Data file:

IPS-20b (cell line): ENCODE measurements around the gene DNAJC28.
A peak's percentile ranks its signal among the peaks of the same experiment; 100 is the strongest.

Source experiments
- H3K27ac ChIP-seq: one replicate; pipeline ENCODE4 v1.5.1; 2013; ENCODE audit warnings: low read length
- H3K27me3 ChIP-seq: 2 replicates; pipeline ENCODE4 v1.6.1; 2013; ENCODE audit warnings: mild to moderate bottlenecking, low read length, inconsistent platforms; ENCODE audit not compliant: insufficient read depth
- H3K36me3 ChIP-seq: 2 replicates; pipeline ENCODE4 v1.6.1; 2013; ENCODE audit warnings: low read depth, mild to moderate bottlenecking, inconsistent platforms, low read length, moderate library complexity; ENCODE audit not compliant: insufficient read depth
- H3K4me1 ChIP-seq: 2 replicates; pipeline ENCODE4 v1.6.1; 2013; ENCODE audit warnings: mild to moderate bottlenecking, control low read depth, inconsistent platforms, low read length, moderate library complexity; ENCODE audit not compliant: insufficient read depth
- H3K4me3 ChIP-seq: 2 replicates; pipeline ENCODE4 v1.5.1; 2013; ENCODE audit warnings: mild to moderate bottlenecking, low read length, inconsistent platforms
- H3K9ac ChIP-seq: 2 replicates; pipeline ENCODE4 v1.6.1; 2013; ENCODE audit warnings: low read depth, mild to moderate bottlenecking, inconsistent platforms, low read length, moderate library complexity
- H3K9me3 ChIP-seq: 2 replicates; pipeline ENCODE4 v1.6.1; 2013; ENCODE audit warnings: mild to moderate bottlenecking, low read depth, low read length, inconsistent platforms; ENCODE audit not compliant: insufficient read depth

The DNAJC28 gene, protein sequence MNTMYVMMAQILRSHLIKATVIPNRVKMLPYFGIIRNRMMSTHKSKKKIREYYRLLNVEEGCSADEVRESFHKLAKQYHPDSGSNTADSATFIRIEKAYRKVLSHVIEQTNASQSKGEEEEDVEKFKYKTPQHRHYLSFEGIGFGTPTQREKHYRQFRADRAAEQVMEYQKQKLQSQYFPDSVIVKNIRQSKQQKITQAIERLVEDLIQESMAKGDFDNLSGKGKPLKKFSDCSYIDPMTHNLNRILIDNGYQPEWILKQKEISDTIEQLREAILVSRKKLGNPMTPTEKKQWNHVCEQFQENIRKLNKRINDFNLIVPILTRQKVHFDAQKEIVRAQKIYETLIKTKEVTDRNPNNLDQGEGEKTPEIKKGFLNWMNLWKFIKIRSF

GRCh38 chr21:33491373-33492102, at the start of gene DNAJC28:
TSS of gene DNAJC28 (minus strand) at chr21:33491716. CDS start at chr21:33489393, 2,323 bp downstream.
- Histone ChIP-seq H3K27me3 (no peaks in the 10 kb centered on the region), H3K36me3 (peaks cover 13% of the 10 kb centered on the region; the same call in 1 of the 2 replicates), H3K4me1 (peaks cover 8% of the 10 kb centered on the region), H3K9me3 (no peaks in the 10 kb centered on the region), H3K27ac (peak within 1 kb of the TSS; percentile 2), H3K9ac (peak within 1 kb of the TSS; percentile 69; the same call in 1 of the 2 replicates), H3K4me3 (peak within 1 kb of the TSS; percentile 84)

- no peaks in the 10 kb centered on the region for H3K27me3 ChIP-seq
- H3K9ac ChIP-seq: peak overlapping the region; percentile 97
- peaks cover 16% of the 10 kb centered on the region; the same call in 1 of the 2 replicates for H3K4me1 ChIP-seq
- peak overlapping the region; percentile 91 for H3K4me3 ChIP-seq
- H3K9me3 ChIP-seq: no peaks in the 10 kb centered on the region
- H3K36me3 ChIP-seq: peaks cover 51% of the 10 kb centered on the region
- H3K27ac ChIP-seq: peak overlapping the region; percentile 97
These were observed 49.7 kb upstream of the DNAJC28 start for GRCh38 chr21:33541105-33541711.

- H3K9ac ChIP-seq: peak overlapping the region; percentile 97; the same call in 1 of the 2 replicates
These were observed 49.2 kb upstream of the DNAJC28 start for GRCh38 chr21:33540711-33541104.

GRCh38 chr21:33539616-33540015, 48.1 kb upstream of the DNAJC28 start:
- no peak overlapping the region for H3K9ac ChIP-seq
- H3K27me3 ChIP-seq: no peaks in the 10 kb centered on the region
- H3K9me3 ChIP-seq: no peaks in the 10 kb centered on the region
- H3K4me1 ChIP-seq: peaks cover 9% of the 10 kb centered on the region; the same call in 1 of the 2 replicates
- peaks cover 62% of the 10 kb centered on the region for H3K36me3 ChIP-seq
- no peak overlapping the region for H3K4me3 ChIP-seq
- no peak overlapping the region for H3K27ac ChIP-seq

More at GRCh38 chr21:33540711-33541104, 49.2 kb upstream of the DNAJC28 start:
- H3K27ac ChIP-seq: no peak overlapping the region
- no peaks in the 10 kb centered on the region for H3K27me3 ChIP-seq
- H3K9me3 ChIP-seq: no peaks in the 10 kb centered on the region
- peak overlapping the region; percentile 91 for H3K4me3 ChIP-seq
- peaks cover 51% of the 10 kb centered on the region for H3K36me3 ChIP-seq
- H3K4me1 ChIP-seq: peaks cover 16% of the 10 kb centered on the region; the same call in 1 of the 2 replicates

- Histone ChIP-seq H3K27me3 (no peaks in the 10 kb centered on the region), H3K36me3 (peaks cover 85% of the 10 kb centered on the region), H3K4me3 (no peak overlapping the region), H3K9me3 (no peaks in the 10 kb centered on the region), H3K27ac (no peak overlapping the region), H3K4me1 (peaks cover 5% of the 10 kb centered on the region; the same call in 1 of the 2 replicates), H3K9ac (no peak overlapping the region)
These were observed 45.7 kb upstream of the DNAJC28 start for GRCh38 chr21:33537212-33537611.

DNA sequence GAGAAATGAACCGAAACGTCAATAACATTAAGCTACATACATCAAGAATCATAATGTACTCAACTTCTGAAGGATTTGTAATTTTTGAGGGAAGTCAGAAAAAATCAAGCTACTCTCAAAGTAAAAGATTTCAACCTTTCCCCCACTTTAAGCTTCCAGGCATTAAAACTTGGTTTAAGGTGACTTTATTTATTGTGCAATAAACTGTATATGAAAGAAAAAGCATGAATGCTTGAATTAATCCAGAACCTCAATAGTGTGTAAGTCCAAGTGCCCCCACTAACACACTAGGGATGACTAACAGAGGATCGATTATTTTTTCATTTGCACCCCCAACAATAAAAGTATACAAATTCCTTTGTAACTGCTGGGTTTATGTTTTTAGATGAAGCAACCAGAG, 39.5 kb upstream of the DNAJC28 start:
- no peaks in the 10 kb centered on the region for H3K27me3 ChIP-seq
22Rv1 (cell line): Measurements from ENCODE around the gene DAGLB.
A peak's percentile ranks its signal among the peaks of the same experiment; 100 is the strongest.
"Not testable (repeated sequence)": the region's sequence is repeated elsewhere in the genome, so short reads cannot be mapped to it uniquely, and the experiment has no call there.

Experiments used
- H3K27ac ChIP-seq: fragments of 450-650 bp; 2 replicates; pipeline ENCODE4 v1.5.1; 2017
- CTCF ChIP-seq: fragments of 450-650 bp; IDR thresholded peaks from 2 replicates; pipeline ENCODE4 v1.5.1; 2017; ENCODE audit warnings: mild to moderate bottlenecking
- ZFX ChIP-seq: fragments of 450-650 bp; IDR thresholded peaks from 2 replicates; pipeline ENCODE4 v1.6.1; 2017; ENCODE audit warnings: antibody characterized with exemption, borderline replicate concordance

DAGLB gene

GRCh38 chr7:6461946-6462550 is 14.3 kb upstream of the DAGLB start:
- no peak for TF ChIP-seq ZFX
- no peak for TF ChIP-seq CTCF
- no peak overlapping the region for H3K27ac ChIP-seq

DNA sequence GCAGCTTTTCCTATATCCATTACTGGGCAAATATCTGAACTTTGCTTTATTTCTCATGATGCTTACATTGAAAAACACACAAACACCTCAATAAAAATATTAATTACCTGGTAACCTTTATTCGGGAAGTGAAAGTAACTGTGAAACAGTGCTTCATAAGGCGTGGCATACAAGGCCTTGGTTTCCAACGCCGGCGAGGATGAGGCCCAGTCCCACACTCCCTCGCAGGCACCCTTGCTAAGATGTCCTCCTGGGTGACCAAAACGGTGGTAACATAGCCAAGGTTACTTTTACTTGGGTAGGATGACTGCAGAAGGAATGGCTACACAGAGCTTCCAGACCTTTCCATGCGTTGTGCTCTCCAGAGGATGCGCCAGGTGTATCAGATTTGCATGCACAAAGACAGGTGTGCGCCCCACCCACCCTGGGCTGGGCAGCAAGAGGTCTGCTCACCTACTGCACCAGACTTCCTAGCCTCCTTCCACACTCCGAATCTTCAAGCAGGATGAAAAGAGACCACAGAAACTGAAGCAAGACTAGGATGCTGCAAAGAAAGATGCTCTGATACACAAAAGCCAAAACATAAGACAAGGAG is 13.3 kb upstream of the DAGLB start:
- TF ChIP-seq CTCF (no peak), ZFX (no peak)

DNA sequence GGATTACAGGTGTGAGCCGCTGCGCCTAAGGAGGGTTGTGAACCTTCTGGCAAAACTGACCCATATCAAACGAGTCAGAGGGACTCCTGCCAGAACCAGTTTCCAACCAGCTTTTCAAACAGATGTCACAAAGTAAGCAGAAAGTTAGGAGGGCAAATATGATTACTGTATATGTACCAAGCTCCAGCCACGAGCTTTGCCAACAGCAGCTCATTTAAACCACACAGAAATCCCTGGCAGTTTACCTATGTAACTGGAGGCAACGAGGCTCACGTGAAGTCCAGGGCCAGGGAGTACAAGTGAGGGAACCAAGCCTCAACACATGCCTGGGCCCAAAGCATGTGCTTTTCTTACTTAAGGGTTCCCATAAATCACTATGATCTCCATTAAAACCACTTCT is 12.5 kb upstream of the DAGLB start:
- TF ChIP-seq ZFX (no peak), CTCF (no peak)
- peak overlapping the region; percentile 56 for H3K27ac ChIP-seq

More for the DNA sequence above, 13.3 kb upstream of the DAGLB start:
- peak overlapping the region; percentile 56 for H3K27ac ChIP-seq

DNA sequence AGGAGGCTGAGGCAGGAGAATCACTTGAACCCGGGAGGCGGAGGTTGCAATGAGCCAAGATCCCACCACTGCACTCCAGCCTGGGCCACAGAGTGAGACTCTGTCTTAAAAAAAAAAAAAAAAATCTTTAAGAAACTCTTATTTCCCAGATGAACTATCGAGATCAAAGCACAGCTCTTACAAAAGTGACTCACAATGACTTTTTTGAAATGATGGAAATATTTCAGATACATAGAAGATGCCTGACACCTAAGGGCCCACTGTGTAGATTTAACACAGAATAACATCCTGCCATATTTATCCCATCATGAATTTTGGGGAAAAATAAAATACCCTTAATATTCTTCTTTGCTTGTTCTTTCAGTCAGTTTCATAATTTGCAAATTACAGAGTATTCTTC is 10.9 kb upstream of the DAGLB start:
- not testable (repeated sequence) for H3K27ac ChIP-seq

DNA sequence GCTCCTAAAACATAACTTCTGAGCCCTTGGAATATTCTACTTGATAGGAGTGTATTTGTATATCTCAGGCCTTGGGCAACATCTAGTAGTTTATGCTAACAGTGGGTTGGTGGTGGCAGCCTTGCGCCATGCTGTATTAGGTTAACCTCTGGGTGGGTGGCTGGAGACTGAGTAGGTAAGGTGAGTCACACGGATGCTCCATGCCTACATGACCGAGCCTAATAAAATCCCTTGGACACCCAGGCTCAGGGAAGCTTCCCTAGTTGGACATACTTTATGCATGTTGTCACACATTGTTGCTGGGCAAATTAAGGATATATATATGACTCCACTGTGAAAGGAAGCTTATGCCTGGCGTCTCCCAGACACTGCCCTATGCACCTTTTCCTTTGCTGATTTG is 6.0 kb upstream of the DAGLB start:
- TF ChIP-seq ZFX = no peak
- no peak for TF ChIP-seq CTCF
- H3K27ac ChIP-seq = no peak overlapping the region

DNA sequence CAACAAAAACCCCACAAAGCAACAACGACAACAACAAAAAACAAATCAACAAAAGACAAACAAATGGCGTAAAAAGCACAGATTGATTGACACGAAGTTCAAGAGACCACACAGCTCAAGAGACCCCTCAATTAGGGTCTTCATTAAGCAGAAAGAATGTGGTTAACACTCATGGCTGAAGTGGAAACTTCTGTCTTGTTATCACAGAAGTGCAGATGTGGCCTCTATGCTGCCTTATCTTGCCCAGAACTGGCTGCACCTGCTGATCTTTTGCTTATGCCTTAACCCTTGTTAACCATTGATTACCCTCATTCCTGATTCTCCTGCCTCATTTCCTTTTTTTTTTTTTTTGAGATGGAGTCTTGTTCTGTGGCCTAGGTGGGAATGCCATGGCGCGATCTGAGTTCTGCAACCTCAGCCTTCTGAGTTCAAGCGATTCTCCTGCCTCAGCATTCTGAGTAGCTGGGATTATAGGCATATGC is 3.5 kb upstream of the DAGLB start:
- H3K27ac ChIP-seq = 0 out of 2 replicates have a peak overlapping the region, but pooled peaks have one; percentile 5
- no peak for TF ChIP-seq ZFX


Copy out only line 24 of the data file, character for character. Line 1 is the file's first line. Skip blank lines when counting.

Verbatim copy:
These were observed 49.2 kb upstream of the DNAJC28 start for GRCh38 chr21:33540711-33541104.